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18th Feb 2022

Illuminate is a must-visit for fans of art and history

Rory Cashin

As if we needed another reason to visit Derry…

Running from 6pm to 9pm, from Thursday 17 to Sunday 20 February, and again from Thursday 24 to 27 February, the Illuminate Trial takes visitors on a walking tour of their own pace. As you stop off at some landmarks around the walled city, each stopping point gives an insight into a particular era in Derry’s storied history.

Lovin attended the first night of the instillation, and even under threat of wind, rain and snow storms, the city was buzzing with an energy and pride of their latest must-visit attraction.

While you can join in the 1.5km stroll at any point, it is probably best to kick off at the City Walls overlooking Bogside, which takes us through over 1,000 years of history, including bloody Viking battles and the foundation of St Colmcille’s monastery.

This is accompanied by live musical and performance acts, including a trio of impressive fire poi artists, who assist in lighting up the night sky.

From there, you can continue your way around the city, with huge projected countdowns on important locations informing us when the next light-and-sound-show will begin.

We get a powerful insight into the political and religious story of the city, while also providing some unique facts some visitors may not have previously been aware of.

For example, during the section portrayed against the city’s beautiful Guildhall building, which covers 1789 to 1932, we learn that Derry have a thriving trade system in place America and Canada, as well as commemorating Amelia Earhart’s legendary landing in Derry, when bad weather knocked her off course from her original destination of Paris.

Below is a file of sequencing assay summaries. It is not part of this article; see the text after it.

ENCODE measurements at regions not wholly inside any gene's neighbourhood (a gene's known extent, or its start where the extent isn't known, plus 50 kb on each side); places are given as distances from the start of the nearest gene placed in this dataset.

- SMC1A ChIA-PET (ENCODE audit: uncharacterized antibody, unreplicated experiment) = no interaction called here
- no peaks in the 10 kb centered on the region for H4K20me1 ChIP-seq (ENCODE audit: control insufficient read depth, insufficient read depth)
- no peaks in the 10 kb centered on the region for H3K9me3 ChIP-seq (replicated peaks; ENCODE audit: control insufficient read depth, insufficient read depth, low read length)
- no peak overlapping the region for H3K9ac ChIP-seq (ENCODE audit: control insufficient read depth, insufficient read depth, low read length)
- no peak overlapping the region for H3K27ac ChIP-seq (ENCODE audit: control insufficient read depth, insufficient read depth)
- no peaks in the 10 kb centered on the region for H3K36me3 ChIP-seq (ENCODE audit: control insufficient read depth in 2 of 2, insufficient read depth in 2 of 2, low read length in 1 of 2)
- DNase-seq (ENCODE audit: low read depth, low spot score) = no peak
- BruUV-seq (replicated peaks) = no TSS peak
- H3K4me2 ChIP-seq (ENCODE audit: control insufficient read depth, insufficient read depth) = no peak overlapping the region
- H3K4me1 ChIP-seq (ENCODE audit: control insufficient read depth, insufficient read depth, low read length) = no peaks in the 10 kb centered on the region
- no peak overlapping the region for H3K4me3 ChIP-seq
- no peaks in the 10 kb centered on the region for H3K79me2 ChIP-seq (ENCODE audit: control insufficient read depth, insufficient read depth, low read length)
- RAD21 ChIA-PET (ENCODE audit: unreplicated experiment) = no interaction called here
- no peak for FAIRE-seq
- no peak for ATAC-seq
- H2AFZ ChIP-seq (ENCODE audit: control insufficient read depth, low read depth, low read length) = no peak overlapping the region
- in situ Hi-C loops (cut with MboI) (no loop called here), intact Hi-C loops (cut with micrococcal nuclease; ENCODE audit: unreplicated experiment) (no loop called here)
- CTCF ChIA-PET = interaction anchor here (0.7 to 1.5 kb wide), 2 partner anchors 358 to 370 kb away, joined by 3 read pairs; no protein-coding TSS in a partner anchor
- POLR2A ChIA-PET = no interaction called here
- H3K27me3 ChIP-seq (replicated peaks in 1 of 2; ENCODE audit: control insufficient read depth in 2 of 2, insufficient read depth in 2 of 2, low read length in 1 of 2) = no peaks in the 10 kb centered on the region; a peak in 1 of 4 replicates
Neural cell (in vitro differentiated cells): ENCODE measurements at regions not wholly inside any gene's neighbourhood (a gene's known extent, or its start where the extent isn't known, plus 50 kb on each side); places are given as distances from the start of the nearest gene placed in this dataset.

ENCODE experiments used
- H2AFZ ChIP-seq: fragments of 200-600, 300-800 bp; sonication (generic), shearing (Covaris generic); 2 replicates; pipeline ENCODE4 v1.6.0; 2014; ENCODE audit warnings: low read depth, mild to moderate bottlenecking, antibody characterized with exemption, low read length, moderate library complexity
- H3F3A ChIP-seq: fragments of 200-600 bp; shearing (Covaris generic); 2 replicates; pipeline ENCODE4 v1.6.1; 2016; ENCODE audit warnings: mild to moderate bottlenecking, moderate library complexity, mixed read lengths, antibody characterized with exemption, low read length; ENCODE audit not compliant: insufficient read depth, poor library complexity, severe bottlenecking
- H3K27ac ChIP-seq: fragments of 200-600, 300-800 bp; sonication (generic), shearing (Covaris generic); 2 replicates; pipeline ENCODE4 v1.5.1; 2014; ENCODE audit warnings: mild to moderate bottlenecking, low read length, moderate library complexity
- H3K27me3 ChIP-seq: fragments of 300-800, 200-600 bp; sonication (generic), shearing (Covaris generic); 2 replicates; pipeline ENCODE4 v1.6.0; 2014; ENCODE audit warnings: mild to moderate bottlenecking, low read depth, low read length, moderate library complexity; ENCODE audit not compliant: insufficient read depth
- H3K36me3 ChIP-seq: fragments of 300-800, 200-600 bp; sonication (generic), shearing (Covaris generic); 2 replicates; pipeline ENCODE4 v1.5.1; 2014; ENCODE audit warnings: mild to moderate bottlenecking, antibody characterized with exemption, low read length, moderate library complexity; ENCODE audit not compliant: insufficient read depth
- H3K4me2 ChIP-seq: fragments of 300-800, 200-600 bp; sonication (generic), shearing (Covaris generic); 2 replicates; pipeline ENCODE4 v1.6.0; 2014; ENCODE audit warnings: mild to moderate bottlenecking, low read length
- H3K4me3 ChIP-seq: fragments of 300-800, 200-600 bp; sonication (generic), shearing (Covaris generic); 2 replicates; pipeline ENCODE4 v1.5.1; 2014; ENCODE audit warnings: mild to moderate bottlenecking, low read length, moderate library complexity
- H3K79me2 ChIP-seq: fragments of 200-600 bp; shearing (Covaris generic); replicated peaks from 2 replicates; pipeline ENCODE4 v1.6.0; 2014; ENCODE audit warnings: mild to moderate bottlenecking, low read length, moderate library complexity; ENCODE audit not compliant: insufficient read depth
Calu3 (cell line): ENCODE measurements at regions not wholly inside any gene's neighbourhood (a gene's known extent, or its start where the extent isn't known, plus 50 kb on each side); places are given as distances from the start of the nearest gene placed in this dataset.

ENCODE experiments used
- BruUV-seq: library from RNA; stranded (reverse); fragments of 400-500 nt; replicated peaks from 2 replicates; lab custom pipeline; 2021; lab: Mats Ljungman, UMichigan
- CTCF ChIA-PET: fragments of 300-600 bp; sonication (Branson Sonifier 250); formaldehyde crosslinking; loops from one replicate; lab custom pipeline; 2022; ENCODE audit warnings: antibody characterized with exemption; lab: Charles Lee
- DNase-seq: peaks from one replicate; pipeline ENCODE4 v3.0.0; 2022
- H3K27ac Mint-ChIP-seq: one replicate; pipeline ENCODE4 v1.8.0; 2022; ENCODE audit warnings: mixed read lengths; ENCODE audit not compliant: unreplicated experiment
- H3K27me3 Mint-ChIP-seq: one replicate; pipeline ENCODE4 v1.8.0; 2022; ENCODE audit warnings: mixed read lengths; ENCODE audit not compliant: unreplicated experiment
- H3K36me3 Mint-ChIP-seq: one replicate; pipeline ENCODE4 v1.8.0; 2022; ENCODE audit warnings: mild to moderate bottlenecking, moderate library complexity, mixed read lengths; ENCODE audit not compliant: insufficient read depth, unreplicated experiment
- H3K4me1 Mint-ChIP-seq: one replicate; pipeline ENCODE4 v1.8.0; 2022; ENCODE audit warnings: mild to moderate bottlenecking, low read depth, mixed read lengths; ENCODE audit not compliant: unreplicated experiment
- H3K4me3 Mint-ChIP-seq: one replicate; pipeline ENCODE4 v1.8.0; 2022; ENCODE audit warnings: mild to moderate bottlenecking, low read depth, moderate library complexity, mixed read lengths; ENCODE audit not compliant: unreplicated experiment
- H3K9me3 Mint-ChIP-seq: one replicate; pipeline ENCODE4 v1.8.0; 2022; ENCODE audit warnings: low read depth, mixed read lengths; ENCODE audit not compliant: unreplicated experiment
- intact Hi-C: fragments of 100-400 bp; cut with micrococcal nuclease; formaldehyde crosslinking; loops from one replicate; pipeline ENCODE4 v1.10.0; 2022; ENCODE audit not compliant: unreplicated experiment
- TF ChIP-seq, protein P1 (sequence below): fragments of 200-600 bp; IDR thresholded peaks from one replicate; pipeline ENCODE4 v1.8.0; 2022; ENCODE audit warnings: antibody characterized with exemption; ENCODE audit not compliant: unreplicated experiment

As we continued to walk the circumference of the city walls, thousands of people all taking in their surroundings in unison, the streets were littered with performance artists and musicians, as well as actors bringing another dimension to the events being projected on the walls behind them.

The further you walk along the trail, the closer to the modern day the stories get, culminating in the Reimagined City section, projected against St Columb’s Hall.

While there is obviously a powerful portion of the instillation dedicated to the 50 year anniversary of Bloody Sunday, the Illumination project as a whole is a perfect representation of how forward-looking the city is in general.

It shows off the very layered history of the city, a place that already perfectly mixes the past and the present. Derry is literally walled off, but emphatically welcoming to visitors and tourists.

Illuminate represents a destination that wants to boldly show of its history in a profoundly modern way, and is exactly the kind of thing that other cities should be sitting up and taking notice of.

And where else would you get a city-wide attraction, one that is visually arresting and emotionally involving, and entirely for free!?

All details on the Illuminate instillation can be found on the Visit Derry website right here.